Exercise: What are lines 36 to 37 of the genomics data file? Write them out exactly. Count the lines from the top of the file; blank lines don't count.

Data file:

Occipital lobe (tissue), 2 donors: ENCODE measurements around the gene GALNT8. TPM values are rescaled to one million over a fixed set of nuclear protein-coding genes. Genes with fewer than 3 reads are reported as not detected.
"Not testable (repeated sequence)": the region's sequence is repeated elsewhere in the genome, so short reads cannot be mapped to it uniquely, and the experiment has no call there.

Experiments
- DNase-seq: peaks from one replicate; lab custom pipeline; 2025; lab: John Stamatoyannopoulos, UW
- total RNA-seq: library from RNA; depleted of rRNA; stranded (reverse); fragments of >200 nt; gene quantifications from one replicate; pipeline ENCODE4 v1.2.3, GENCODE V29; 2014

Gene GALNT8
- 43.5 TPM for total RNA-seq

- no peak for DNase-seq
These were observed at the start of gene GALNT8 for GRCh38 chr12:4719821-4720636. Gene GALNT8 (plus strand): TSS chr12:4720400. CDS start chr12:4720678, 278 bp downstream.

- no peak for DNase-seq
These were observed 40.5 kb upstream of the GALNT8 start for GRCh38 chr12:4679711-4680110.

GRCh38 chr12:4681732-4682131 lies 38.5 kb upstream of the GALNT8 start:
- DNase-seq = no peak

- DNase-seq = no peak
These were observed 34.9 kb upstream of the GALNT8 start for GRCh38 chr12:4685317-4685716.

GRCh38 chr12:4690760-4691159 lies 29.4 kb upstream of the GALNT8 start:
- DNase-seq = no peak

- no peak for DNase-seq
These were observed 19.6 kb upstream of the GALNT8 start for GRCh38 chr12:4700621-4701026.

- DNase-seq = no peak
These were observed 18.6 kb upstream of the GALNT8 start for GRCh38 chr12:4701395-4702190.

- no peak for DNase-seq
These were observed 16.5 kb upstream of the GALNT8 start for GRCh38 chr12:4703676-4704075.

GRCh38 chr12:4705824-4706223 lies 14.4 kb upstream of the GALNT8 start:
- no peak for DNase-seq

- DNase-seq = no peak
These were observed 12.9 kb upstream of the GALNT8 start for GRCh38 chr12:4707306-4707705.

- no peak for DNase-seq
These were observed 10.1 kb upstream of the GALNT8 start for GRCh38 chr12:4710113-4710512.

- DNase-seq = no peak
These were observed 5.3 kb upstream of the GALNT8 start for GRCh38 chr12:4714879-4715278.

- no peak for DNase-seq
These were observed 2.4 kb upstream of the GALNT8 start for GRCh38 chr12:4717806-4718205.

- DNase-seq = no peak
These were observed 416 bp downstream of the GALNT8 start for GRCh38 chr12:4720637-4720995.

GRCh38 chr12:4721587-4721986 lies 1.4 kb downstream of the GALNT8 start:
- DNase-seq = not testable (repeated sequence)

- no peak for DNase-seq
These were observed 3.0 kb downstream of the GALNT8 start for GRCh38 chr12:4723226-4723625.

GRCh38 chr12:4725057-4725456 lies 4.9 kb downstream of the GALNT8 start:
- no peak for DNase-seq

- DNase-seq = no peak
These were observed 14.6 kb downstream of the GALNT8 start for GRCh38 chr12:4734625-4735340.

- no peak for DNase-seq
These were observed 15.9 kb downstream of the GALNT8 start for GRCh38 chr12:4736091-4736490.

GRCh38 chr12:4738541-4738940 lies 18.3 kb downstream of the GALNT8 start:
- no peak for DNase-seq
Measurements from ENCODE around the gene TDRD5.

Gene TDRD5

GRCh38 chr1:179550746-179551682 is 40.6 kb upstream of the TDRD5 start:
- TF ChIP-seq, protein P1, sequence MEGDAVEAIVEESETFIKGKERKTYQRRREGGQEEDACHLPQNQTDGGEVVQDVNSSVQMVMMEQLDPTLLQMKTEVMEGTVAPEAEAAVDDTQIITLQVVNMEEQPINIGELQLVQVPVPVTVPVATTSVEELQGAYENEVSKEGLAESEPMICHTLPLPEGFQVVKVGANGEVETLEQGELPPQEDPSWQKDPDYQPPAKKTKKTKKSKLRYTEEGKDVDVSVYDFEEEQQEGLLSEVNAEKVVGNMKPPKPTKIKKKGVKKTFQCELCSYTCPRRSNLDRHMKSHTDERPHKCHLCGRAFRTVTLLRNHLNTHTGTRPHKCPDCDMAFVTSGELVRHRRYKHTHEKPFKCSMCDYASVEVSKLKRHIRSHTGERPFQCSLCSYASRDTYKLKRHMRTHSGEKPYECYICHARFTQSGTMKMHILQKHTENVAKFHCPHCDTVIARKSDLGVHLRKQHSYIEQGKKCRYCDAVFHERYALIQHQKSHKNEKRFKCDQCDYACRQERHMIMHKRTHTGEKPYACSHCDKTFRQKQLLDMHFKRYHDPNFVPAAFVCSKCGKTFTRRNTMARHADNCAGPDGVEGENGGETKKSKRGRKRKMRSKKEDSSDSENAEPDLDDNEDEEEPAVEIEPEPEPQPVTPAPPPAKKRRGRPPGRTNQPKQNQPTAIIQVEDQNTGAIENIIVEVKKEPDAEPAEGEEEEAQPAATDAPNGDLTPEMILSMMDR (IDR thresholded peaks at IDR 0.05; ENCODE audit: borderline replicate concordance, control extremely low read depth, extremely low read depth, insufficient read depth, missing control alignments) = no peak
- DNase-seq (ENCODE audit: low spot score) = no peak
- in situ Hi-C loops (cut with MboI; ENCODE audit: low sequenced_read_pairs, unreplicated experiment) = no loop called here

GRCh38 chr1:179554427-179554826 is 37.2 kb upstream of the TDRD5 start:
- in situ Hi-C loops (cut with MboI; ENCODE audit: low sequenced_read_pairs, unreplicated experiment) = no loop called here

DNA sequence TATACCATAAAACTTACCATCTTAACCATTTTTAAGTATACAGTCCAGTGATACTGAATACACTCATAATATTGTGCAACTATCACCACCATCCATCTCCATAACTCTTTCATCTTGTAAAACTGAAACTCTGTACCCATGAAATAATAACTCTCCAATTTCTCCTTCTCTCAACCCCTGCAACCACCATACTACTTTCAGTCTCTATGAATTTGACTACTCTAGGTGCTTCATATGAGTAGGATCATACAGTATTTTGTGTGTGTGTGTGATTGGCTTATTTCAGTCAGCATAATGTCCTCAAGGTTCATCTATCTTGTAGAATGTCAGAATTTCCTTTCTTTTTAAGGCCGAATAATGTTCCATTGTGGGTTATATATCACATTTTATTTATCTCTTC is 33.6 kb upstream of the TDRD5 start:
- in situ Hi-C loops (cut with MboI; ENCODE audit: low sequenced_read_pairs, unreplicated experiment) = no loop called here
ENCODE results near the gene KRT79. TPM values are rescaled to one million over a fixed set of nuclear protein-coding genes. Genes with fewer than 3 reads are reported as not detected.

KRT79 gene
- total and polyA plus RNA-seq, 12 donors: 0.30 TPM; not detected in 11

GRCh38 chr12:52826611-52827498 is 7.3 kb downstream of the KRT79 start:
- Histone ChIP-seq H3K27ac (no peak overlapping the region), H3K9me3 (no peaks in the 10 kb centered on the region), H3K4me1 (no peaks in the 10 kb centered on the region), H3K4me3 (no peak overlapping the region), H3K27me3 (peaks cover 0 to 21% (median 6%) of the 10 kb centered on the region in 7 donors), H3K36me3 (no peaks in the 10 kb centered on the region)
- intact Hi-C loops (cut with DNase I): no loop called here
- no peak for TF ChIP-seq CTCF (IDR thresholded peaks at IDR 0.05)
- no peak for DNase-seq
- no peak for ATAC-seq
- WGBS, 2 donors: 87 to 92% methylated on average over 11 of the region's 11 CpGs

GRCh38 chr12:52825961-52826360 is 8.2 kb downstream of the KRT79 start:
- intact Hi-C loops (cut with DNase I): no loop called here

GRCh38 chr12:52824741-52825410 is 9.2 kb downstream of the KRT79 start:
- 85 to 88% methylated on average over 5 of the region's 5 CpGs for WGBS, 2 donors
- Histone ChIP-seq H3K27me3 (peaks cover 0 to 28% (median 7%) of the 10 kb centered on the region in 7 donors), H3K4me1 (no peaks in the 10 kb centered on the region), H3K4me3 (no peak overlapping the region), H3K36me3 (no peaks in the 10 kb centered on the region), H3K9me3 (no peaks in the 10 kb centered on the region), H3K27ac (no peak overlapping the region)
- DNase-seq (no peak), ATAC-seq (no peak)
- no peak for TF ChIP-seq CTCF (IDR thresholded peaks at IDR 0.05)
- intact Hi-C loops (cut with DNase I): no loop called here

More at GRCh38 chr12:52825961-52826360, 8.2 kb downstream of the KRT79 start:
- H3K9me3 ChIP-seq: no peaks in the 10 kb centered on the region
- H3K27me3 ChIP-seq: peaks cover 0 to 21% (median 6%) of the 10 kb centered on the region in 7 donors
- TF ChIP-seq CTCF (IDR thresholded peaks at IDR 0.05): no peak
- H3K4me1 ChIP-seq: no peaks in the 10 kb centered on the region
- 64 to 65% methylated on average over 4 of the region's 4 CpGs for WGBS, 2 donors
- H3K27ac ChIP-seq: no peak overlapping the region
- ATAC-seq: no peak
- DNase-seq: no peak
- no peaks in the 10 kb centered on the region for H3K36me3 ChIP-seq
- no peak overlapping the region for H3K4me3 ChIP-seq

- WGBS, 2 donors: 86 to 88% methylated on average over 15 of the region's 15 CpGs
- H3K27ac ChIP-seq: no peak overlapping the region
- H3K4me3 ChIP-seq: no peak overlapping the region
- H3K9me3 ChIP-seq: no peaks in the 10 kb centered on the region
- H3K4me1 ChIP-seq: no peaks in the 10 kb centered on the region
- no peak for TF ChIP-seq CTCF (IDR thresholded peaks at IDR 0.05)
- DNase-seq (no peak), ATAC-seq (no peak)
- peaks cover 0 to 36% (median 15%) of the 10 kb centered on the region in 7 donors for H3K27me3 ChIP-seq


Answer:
GRCh38 chr12:4721587-4721986 lies 1.4 kb downstream of the GALNT8 start:
- DNase-seq = not testable (repeated sequence)